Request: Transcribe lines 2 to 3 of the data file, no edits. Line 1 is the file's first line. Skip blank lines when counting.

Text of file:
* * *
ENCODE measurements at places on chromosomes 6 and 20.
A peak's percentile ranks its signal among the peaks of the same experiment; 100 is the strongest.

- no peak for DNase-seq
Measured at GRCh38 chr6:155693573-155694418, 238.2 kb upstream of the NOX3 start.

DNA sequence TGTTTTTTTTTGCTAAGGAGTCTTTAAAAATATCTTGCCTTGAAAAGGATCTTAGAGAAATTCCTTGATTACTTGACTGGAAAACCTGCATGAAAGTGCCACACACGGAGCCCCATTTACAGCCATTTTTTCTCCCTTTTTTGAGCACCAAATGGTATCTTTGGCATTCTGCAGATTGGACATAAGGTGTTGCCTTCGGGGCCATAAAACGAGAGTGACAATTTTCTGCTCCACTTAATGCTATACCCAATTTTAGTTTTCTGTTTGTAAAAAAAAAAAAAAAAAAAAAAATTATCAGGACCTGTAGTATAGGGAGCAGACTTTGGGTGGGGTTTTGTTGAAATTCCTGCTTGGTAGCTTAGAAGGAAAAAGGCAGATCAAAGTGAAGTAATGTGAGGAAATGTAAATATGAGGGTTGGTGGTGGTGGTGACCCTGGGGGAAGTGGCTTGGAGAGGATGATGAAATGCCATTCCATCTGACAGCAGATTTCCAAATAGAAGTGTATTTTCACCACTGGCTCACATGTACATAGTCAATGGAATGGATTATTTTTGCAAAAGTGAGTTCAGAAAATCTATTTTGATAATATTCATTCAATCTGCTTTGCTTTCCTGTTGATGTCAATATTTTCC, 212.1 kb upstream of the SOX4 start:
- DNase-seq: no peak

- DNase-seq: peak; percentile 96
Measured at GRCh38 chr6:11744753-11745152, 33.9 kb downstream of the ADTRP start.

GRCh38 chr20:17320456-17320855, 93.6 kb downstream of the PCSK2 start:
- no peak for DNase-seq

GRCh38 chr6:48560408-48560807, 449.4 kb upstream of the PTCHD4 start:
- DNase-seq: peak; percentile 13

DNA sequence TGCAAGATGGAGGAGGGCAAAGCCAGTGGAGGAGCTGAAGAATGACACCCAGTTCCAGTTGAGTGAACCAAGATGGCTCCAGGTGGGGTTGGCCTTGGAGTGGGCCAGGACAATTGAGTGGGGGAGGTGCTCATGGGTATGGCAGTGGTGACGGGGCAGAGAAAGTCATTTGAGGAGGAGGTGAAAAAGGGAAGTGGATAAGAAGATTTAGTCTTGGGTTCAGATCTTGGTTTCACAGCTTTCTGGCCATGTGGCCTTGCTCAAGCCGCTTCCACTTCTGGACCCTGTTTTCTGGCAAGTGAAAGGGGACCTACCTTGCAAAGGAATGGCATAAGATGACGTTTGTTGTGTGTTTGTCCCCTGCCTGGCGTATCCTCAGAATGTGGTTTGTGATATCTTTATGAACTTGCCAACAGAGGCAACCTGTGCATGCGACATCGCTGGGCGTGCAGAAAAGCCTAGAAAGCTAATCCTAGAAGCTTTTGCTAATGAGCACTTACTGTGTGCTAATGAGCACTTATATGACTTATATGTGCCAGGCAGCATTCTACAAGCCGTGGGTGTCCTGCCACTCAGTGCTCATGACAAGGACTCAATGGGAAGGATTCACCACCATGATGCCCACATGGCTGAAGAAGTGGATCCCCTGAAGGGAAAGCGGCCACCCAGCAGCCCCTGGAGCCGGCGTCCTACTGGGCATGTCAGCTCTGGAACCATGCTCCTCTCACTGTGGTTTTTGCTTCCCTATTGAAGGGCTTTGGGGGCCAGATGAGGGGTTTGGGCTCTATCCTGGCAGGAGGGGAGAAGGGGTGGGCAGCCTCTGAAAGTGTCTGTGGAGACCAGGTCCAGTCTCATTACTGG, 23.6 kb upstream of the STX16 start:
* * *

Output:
A peak's percentile ranks its signal among the peaks of the same experiment; 100 is the strongest.

- no peak for DNase-seq